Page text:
Why should we strive for musical excellence in our worship leading? In my tenure as a worship leader, I have found this question to be somewhat controversial as people tend to land on one of two sides when approaching this question. Some think pursuing musical excellence is simply unnecessary or even unholy, believing that our primary goal in worship is cultivating the heart, so as long as our hearts are engaged, it doesn’t matter how good the music sounds. On the other hand, some believe the act of pursuing musical excellence in order to present their very best to the Lord, in itself, is an act of worship, and therefore is very important. They feel that bringing less than their best is an unworthy offering. I believe there is a lot of truth in both of these opinions, and my desire to strive for musical excellence stems from both viewpoints.
I have chosen to strive for musical excellence in my worship leading, and the principal reason for this decision boils down to my primary goal as a worship leader—to lovingly lead the people God has placed in my care into genuine, wholehearted worship of the Lord. I believe that, in order to lead others to sincerely worship God, we must engage and lead their hearts. So, like those that believe we must solely strive for heart-engagement, I too believe the heart must be at the center of our worship. However, because I want those I’m leading to feel comfortable to sing with all their hearts. I must prayerfully, and under the leadership of the Holy Spirit, create a worshipful atmosphere in which we, the worship team, minimize distractions as much as we possibly can. And, unfortunately, bad music is distracting; a poorly timed transition, an awkward key-change between songs, or an out-of-tune guitar draw attention away from our goal of helping our congregation connect with God.
As a worship leader, pursuing musical excellence has more to do with encouragement and edification than musical standards; we want to be the very best musicians we can in order to more effectively serve others for God’s glory. The better we play or sing, the easier it is for the congregation to join us. Allow me dig a little deeper into the idea of removing distractions from our music. Think of the music we create like a road, and we are its builders. Imagine trying to drive a car on a little, dirt road. This road is not only narrow, but it is crooked and has potholes all over that force you to either swerve sharply or risk doing damage to your car and its inhabitants. And, once you finally get off this road, you and your car are dirty and battered. Personally, I avoid roads like that, for obvious reasons. Now image a two-lane highway. It has been carefully and skillfully constructed by trained engineers out of solid concrete. The surface is smooth and sturdy. While it does take turns here and there, the turns are designed to be gentle, not too sharp or jarring. Navigating this road is simple. The more excellent the road (music), the easier it is for others to join us.
Now, the opinion of many is that the underlying reason for pursuing musical excellence is so the musicians can draw attention to themselves and their talents instead of God. This is certainly a valid concern, but while I can’t speak to the motivations of each musician’s heart, I would counter by saying the higher the skill level of the musician, in a worship setting, the less attention they draw to themselves. In the analogy of the two roads, which of the two roads requires more of the driver’s attention to properly traverse? The answer is obvious—the little, dirt road requires more attention. Therefore, one could reasonably conclude that a more highly skilled musician, who plays his/her parts very well (like a carefully and skillfully crafted highway) draws less attention than a musician that consistently plays incorrect notes, misses cues, or sings off pitch. So, the motivation for developing skill in order to play music well is so we can disappear. Another thing I would like to add to this thought is this: “musical excellence” does not necessarily mean “musical extravagance.” For example, a well-placed guitar solo serves to enhance the previous section of a song and point people’s attention toward the power of the following phrase, but a guitar player that consistently plays solo-like parts throughout an entire song is another sort of distraction altogether.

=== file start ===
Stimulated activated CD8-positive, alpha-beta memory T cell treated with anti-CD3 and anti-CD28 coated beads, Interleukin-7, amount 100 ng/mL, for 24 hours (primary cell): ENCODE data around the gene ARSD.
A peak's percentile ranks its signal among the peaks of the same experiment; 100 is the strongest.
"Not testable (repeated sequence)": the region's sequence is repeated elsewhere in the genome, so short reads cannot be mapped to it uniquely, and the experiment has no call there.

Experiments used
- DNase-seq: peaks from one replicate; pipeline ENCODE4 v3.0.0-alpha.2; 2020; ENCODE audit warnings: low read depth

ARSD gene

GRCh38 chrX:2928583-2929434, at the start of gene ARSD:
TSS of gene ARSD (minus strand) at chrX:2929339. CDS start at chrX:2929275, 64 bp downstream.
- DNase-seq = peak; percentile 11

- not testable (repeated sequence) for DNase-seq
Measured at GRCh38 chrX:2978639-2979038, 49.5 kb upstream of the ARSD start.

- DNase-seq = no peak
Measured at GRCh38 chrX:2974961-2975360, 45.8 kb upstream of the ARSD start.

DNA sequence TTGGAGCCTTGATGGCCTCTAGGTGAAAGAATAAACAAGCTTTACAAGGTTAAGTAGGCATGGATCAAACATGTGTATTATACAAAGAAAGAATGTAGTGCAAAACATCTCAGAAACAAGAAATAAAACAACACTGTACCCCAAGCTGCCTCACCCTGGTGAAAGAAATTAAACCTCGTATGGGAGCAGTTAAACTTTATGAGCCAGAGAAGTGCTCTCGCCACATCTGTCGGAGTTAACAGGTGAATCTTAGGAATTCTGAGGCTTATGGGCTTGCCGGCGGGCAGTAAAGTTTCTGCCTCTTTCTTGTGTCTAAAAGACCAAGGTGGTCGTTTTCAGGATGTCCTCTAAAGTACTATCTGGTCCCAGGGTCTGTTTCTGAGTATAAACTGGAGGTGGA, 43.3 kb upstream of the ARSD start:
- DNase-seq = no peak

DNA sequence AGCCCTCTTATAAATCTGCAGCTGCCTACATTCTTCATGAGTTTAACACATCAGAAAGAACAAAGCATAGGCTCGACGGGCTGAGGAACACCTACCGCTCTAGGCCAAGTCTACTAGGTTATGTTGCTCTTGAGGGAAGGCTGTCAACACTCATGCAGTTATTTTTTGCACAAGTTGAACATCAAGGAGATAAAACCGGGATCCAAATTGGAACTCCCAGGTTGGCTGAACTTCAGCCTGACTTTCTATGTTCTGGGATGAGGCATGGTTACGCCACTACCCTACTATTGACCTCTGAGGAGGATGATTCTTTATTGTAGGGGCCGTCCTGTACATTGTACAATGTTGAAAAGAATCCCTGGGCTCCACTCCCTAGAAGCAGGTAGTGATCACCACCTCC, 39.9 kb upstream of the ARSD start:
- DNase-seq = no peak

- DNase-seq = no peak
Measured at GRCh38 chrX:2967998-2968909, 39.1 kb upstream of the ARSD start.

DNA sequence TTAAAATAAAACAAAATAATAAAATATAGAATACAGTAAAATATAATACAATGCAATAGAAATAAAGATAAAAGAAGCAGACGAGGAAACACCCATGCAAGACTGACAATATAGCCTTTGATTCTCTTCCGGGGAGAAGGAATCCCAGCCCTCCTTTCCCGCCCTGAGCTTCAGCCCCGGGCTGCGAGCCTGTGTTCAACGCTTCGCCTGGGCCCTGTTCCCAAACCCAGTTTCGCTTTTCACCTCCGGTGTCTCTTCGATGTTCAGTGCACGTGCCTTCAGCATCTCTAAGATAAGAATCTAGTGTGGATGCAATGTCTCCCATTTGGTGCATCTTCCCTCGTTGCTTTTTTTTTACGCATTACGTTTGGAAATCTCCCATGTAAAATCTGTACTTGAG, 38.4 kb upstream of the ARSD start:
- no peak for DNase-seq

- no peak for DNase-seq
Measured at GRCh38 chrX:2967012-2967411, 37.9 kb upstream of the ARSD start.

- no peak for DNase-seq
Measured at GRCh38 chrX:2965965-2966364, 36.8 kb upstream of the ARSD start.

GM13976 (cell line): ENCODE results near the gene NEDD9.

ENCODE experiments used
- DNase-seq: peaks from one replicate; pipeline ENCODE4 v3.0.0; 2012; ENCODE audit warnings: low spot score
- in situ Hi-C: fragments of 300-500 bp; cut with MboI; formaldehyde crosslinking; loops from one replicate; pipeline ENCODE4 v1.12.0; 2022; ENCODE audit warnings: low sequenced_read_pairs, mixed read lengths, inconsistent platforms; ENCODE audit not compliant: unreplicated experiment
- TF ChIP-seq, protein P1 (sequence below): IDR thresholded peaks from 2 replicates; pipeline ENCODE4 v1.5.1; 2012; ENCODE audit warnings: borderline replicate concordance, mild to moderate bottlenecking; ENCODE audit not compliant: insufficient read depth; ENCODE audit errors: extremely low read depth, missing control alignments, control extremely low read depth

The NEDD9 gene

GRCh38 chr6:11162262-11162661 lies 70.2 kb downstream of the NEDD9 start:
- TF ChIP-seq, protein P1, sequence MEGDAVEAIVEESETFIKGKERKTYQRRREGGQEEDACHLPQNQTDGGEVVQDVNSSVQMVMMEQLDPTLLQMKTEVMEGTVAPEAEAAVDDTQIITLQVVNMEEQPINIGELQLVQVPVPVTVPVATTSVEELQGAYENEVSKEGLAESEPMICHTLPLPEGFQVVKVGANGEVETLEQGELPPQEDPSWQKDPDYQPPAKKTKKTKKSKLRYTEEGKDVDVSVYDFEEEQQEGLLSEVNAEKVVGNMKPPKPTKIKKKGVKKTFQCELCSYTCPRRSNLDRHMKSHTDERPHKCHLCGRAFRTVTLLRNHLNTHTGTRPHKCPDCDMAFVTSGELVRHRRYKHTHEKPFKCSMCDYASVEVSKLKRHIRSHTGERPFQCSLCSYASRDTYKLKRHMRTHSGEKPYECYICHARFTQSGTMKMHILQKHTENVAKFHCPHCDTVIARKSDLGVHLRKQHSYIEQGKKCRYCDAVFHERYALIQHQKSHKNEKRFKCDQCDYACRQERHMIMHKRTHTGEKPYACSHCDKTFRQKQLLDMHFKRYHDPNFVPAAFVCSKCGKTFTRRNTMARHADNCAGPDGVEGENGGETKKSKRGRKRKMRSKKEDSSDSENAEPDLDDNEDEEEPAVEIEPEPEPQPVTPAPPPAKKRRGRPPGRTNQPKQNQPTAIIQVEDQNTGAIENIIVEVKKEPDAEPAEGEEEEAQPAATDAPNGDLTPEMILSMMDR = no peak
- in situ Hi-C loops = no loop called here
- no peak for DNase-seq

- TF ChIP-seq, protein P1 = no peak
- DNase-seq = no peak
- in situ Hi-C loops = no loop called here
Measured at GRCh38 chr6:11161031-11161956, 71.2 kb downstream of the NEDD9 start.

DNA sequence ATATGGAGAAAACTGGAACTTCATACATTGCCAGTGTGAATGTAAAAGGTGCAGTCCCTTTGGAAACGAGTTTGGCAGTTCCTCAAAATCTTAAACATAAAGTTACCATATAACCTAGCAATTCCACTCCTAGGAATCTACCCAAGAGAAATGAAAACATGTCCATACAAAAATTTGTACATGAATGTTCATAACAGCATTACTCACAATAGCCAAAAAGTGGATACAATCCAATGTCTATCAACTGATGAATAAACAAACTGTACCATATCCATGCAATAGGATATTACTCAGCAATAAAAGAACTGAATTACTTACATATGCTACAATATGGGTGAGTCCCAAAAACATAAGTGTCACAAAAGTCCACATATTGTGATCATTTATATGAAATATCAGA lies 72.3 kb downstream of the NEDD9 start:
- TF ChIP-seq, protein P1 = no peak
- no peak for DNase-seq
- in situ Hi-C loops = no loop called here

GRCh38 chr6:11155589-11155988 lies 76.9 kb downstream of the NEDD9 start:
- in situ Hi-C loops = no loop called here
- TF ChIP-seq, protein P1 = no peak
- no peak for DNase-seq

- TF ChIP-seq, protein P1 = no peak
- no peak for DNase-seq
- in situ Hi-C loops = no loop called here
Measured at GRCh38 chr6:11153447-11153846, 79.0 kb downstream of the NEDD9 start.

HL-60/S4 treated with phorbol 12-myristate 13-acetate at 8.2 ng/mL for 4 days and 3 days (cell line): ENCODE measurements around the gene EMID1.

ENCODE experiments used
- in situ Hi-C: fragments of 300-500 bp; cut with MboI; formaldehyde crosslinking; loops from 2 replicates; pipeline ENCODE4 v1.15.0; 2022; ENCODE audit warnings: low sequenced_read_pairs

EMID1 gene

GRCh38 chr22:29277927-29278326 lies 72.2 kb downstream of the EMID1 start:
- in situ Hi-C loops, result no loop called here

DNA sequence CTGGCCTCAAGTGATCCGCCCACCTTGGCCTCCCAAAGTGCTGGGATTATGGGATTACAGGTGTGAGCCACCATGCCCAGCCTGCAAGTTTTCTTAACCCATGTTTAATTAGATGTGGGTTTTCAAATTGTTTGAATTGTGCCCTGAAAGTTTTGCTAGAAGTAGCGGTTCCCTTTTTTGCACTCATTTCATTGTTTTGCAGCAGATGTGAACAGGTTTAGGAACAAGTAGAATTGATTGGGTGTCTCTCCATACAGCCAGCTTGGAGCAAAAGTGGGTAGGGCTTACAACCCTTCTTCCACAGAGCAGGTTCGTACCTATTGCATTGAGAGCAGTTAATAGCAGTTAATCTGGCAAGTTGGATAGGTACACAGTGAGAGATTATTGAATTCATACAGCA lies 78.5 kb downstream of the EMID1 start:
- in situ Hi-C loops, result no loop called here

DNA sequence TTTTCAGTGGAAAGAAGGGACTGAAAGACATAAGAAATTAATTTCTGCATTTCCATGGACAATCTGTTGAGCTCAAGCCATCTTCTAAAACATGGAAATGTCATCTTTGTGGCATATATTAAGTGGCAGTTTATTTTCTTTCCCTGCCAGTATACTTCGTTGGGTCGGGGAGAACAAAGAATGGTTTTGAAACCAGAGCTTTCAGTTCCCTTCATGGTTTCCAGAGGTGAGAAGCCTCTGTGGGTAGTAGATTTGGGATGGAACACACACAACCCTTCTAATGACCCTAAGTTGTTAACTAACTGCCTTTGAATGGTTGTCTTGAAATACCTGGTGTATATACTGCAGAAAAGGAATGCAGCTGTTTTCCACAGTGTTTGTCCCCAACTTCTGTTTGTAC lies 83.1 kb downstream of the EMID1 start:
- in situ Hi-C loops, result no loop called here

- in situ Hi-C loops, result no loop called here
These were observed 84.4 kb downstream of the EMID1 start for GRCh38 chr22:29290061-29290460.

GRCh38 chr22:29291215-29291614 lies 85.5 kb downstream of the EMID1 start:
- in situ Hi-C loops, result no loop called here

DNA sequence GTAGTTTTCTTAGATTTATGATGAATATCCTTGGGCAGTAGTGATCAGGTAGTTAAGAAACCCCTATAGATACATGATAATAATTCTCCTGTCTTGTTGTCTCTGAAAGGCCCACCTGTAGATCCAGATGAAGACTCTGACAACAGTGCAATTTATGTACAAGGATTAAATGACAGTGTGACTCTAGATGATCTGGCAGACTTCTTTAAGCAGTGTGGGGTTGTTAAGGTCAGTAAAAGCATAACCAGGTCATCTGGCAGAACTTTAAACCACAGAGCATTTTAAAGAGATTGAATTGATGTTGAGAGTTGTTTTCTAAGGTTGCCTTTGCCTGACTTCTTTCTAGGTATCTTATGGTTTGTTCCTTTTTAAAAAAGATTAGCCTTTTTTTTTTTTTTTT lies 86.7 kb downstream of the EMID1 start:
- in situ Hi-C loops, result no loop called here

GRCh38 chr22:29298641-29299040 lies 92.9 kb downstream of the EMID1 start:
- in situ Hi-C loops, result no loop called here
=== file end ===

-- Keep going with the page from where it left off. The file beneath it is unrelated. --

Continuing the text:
The personal growth of the musician is another reason I believe the pursuit of musical excellence is a worthy endeavor. Every good thing we have, including our talents, is a gift from God. Much like Jesus’ parable in Matthew 25 of the three servants who received bags of gold from their master, the two servants who took what their master gave them and increased their value were praised, while the servant who buried his bag of gold, choosing to do nothing with it, was reprimanded for his laziness. God is pleased when we pour our heart and energy into growing in the talents He has given us. Our best skill and service today should not be the same as it was yesterday. As we mature as followers of Jesus, we should also mature in the areas He has called us. However, it is important to point out that this pursuit of growth must be rightly pursued; meaning, we must strive to grow our talents for God’s glory, not our own.
So, worship leaders, be grateful for the gifts and talents God has given you, but don’t stop growing. Pursue excellence in your musicianship and your leadership, and do it all for the glory of God, so you can serve those God has placed in your care better today than yesterday.
Soundly reasoned and well said, Jordan.